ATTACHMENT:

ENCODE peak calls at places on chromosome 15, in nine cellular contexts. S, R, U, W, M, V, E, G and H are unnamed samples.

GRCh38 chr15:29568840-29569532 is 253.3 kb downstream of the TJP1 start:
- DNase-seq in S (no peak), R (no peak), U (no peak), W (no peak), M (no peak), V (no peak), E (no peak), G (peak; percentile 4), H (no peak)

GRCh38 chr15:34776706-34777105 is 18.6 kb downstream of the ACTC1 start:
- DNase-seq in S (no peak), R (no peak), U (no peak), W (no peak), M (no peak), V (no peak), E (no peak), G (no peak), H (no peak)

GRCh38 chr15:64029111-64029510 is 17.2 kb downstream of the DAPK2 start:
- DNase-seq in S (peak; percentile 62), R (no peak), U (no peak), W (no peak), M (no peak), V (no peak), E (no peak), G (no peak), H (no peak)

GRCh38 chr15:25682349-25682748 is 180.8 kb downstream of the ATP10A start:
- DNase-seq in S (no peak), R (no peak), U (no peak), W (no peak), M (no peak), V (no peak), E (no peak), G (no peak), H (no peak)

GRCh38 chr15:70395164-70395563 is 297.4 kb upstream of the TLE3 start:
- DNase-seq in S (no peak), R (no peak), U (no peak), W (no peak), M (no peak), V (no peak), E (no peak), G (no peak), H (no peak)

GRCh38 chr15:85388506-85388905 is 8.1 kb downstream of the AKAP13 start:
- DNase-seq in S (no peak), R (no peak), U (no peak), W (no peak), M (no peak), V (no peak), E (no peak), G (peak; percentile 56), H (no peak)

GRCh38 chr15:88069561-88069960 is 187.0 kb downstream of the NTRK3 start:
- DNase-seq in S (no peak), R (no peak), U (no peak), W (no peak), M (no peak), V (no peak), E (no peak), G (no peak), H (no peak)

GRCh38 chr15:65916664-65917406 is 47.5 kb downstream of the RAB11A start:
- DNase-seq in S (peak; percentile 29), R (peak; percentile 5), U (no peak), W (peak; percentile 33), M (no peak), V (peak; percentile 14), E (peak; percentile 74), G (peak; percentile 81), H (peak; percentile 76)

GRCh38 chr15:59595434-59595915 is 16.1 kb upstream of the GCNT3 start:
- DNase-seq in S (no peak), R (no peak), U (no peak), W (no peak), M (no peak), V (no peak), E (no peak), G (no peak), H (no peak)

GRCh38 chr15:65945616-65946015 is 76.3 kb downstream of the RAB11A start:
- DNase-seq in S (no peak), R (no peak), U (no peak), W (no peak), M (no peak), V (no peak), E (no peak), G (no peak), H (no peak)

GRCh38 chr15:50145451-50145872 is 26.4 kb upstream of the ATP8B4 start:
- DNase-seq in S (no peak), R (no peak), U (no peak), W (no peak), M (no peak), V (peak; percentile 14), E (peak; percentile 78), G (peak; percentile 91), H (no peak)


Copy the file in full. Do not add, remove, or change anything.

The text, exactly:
ENCODE peak calls at places on chromosome 15, in nine cellular contexts. S, R, U, W, M, V, E, G and H are unnamed samples.

GRCh38 chr15:29568840-29569532 is 253.3 kb downstream of the TJP1 start:
- DNase-seq in S (no peak), R (no peak), U (no peak), W (no peak), M (no peak), V (no peak), E (no peak), G (peak; percentile 4), H (no peak)

GRCh38 chr15:34776706-34777105 is 18.6 kb downstream of the ACTC1 start:
- DNase-seq in S (no peak), R (no peak), U (no peak), W (no peak), M (no peak), V (no peak), E (no peak), G (no peak), H (no peak)

GRCh38 chr15:64029111-64029510 is 17.2 kb downstream of the DAPK2 start:
- DNase-seq in S (peak; percentile 62), R (no peak), U (no peak), W (no peak), M (no peak), V (no peak), E (no peak), G (no peak), H (no peak)

GRCh38 chr15:25682349-25682748 is 180.8 kb downstream of the ATP10A start:
- DNase-seq in S (no peak), R (no peak), U (no peak), W (no peak), M (no peak), V (no peak), E (no peak), G (no peak), H (no peak)

GRCh38 chr15:70395164-70395563 is 297.4 kb upstream of the TLE3 start:
- DNase-seq in S (no peak), R (no peak), U (no peak), W (no peak), M (no peak), V (no peak), E (no peak), G (no peak), H (no peak)

GRCh38 chr15:85388506-85388905 is 8.1 kb downstream of the AKAP13 start:
- DNase-seq in S (no peak), R (no peak), U (no peak), W (no peak), M (no peak), V (no peak), E (no peak), G (peak; percentile 56), H (no peak)

GRCh38 chr15:88069561-88069960 is 187.0 kb downstream of the NTRK3 start:
- DNase-seq in S (no peak), R (no peak), U (no peak), W (no peak), M (no peak), V (no peak), E (no peak), G (no peak), H (no peak)

GRCh38 chr15:65916664-65917406 is 47.5 kb downstream of the RAB11A start:
- DNase-seq in S (peak; percentile 29), R (peak; percentile 5), U (no peak), W (peak; percentile 33), M (no peak), V (peak; percentile 14), E (peak; percentile 74), G (peak; percentile 81), H (peak; percentile 76)

GRCh38 chr15:59595434-59595915 is 16.1 kb upstream of the GCNT3 start:
- DNase-seq in S (no peak), R (no peak), U (no peak), W (no peak), M (no peak), V (no peak), E (no peak), G (no peak), H (no peak)

GRCh38 chr15:65945616-65946015 is 76.3 kb downstream of the RAB11A start:
- DNase-seq in S (no peak), R (no peak), U (no peak), W (no peak), M (no peak), V (no peak), E (no peak), G (no peak), H (no peak)

GRCh38 chr15:50145451-50145872 is 26.4 kb upstream of the ATP8B4 start:
- DNase-seq in S (no peak), R (no peak), U (no peak), W (no peak), M (no peak), V (peak; percentile 14), E (peak; percentile 78), G (peak; percentile 91), H (no peak)